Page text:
Ho Chi Minh City might be one of the most insane cities on earth.
Its streets are surging rivers of scooters, taxis and buses. Its sidewalks are packed with throngs of people: locals, backpackers, expats, street vendors selling everything imaginable. And the whole, mad scene is blanketed by a thick, humid heat that commonly spikes above 104 degrees Fahrenheit.
Needless to say, Ho Chi Minh City can get a little overwhelming, and when it does, you’ll find yourself longing for a break. Luckily, you’ll find just the kind of slowed-down vibe you’re craving in the beach town of Vũng Tàu.
To get to Vũng Tàu from Ho Chi Minh city you can take a taxi over land, or a hydrofoil over water. When I visited, I took the later course. Hydrofoils depart hourly, throughout the day, are wonderfully inexpensive, and are a great way to get a bit of fresh air out on the water.
When I arrived in Vũng Tàu, I hunkered down at a hotel that would probably make a lot of pampered western travelers squirm, but more than did the trick for me. From there, I rented a scooter, and set out to explore the town.
There’s quite a bit to do in Vũng Tàu. There are, of course, beaches, though they are far from the best in Vietnam. There’s also some interesting shopping to be done, some great eating, and a surprisingly vibrant nightlife (they’ve got a pirate-themed nightclub).
Perhaps the most interesting of all Vũng Tàu’s attractions, however, is Lam Son Stadium, a greyhound racing track not far from the hydrofoil port. Provided you’re visiting on one of the days the track is actually open (and you have no ethical gripes with greyhound racing) this is one of the best ways to spend an evening in Vũng Tàu.
I visited Lam Son, alone, on a Friday night. After struggling to find the entrance to the place, I paid the modest admission fee (a little less than $5.00), and wandered in.
I was early, so I had a bit of time to kill. For me, this meant drinking. I found a concession stand and ordered myself a pair of Saigon beers. From there, I killed time by getting acquainted with a trio of greyhound puppies in a pen. Petting the pups was clearly acceptable practice. They all seemed to be happy and well-fed.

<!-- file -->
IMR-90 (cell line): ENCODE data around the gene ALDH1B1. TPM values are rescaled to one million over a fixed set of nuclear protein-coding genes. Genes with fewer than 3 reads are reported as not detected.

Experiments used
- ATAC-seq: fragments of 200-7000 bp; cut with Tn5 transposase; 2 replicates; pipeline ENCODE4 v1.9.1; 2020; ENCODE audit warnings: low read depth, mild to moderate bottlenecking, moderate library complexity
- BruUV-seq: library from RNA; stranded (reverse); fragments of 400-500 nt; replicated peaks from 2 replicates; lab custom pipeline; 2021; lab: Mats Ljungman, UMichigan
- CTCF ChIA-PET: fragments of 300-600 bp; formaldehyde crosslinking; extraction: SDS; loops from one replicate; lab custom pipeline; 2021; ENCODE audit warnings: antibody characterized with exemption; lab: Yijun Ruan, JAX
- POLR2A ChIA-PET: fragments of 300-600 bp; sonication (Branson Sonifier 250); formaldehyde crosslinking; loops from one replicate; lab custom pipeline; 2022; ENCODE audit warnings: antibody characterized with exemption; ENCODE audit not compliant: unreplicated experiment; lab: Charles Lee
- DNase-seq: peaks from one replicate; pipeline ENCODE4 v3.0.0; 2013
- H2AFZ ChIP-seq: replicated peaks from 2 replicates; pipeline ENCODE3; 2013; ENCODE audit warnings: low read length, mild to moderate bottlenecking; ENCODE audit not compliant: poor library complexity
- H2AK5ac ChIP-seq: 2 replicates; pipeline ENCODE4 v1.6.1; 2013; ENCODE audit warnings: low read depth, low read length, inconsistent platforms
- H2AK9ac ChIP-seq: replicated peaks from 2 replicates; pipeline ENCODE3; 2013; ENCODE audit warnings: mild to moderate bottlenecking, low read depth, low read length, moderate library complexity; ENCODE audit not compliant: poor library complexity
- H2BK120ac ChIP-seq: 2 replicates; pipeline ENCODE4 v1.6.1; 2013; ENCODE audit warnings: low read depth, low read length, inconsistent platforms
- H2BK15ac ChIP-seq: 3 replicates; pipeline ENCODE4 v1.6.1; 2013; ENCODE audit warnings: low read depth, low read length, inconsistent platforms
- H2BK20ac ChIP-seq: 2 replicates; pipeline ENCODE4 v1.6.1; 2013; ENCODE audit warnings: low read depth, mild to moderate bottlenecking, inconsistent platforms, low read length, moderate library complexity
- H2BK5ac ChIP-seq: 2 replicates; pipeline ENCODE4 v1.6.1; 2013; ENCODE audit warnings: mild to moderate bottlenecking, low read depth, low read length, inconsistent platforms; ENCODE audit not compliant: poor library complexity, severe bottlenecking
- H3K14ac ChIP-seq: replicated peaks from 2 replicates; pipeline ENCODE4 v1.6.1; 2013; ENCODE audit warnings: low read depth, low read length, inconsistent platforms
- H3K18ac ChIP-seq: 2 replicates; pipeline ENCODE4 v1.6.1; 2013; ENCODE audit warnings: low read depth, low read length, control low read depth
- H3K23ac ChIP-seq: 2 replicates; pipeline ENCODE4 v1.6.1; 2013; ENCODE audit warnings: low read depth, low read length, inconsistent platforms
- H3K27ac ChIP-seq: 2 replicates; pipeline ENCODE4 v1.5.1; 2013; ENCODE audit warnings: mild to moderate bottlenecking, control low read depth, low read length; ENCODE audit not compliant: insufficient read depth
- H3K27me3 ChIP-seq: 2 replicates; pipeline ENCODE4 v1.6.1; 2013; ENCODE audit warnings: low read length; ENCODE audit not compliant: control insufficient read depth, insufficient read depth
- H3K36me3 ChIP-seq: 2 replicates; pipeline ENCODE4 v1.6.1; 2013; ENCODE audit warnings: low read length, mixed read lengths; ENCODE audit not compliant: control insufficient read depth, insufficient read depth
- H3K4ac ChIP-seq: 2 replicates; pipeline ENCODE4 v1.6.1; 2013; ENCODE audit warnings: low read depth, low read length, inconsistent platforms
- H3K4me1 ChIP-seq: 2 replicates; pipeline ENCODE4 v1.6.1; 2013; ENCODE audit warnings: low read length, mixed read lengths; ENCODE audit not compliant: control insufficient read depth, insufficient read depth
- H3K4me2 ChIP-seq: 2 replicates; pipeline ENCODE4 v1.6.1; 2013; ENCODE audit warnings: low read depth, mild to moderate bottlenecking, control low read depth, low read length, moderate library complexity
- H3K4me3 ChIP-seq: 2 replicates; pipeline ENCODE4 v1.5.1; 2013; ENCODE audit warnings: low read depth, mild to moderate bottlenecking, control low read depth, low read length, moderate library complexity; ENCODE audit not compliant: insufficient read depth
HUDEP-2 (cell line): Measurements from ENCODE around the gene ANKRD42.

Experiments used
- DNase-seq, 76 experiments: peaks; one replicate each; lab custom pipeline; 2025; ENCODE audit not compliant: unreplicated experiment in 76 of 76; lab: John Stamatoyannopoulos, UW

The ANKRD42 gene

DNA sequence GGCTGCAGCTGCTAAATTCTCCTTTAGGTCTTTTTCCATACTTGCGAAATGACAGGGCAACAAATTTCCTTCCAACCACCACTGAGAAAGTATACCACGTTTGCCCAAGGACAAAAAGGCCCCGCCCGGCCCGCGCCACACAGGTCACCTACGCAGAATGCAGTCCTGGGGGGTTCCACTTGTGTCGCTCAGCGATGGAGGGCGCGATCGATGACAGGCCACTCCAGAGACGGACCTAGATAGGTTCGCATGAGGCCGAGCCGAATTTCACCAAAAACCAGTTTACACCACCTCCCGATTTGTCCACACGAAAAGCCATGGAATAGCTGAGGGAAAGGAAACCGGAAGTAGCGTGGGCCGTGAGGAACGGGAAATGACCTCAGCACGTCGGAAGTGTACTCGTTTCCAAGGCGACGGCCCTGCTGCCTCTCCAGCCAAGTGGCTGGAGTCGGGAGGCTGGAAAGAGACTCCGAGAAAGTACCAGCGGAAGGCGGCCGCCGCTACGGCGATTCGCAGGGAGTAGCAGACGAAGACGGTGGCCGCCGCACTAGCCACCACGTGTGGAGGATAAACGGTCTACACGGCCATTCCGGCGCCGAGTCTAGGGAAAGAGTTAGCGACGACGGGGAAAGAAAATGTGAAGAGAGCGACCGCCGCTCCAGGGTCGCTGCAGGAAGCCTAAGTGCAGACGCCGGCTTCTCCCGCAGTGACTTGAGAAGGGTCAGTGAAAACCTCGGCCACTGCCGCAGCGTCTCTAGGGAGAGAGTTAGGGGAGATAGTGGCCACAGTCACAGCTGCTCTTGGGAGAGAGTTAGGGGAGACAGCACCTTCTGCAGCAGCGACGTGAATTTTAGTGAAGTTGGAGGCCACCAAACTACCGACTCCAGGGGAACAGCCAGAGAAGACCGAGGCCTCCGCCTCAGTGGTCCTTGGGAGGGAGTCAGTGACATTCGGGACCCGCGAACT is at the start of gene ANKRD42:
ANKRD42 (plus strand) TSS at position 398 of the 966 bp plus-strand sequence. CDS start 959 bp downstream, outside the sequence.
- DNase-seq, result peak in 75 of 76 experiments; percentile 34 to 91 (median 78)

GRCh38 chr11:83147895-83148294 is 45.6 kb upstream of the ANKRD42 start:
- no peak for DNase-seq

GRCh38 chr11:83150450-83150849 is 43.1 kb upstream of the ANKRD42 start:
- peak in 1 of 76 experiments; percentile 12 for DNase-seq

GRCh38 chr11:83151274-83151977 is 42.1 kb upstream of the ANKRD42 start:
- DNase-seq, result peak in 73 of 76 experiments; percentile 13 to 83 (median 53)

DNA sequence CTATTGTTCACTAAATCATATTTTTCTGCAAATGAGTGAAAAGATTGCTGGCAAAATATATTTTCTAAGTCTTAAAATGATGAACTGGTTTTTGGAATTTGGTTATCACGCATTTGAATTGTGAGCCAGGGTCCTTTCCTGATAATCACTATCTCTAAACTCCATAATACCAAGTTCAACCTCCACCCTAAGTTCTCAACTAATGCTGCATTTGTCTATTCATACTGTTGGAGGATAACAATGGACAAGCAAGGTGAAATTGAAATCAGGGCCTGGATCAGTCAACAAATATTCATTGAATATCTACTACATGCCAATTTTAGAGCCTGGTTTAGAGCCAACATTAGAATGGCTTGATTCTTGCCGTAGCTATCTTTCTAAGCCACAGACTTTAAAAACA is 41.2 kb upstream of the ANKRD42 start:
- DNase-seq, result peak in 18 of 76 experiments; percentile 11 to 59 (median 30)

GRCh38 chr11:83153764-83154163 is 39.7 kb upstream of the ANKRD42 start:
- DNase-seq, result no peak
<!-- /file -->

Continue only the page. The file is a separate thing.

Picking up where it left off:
Before long, of course, it was almost race time. The first round of dogs and their handlers walked a lap of the track.
Though I had been to a horse-racing track in Vancouver about a year prior, I had pretty much no knowledge of animal racing sports at that time.
Most of my exposure to these sports was thanks to the legendary poet Charles Bukowski, a horse-racing fanatic. As I approached the betting window at Lam Son, eager to place a bet to make my experience authentic, I thought of a Bukowski poem that includes the line “I had this very strong feeling for the 9 horse.”
I looked down at the race program, which was conveniently printed in English, saw that there was a number-9 dog, and decided this is how I would bet. I don’t remember exactly how much I bet, but it was a significant enough amount that I felt very stupid when I realized that the dogs numbered 9 and 10 served as alternates, and didn’t actually race.
As the second race approached, I sheepishly returned to the betting window, embarrassed that I had bet on a dog that wasn’t even in the running. This time, I bet a similar amount on a dog I was sure was racing. Unfortunately, I lost again, as I did once more during the third race. By the time the fourth race rolled around, I decided it was time to stop throwing my money away and just enjoy the spectacle.
And it really is a spectacle. These dogs are absurdly fast – so fast that they’re really just blurs of fur as they pass you.
For the rest of the evening, I sipped on cold Saigon beer, watched the dogs run, and watched my fellow bettors celebrate wins, or crumple up their bet slips after losses. There were families with children, lonely drunks, couples out on dates, and more.
All ages and demographics seemed to be welcome.
Eventually I decided I’d had my fill – though there were still quite a few races to go when I left. I stuffed my program into my pocket (I knew it’d make a good souvenir), pet one of the dogs that just raced on the way out, and made my exit from Lam Son feeling very satisfied with the night I’d had.
The streets outside the stadium were quiet and cool. The ceaseless horn-honks and suffocating humidity of Ho Chi Minh city were far, far away. I went back to my hotel, had a few more beers, and fell asleep with the window open wide and the curtains dancing in the cool breeze.
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This article debuted on WildLives.co on 27/6/2017.